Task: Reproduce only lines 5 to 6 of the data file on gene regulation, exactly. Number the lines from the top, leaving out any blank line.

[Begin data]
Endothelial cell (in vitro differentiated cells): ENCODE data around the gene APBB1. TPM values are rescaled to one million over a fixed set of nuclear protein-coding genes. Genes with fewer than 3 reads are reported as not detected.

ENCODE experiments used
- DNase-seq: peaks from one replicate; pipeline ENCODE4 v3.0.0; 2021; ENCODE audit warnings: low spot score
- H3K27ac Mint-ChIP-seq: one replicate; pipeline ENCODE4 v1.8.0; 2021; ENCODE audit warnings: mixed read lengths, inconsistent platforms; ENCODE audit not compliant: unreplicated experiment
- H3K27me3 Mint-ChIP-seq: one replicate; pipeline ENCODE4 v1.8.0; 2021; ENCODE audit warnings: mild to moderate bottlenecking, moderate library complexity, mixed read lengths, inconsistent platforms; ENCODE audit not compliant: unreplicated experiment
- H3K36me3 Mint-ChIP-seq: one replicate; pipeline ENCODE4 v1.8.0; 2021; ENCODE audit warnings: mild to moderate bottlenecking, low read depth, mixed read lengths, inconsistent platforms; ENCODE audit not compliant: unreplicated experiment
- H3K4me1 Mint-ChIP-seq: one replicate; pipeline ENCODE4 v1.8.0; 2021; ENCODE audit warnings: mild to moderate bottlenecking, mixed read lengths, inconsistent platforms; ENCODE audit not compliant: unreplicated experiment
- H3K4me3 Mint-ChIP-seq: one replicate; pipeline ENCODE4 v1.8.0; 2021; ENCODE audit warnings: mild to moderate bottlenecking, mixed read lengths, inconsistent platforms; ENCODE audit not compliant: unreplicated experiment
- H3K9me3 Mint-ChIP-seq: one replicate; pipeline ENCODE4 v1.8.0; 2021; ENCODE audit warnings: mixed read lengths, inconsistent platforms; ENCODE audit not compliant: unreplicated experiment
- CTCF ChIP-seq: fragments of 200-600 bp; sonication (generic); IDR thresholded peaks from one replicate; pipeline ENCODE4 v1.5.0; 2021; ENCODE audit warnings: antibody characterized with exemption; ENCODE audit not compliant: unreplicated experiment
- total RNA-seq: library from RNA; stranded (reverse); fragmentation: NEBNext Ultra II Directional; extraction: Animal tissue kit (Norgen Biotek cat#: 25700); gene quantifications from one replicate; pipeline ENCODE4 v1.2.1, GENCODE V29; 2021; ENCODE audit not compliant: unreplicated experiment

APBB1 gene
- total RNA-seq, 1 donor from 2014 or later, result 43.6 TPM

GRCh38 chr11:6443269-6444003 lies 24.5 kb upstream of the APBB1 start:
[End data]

- H3K27me3 Mint-ChIP-seq: one replicate; pipeline ENCODE4 v1.8.0; 2021; ENCODE audit warnings: mild to moderate bottlenecking, moderate library complexity, mixed read lengths, inconsistent platforms; ENCODE audit not compliant: unreplicated experiment
- H3K36me3 Mint-ChIP-seq: one replicate; pipeline ENCODE4 v1.8.0; 2021; ENCODE audit warnings: mild to moderate bottlenecking, low read depth, mixed read lengths, inconsistent platforms; ENCODE audit not compliant: unreplicated experiment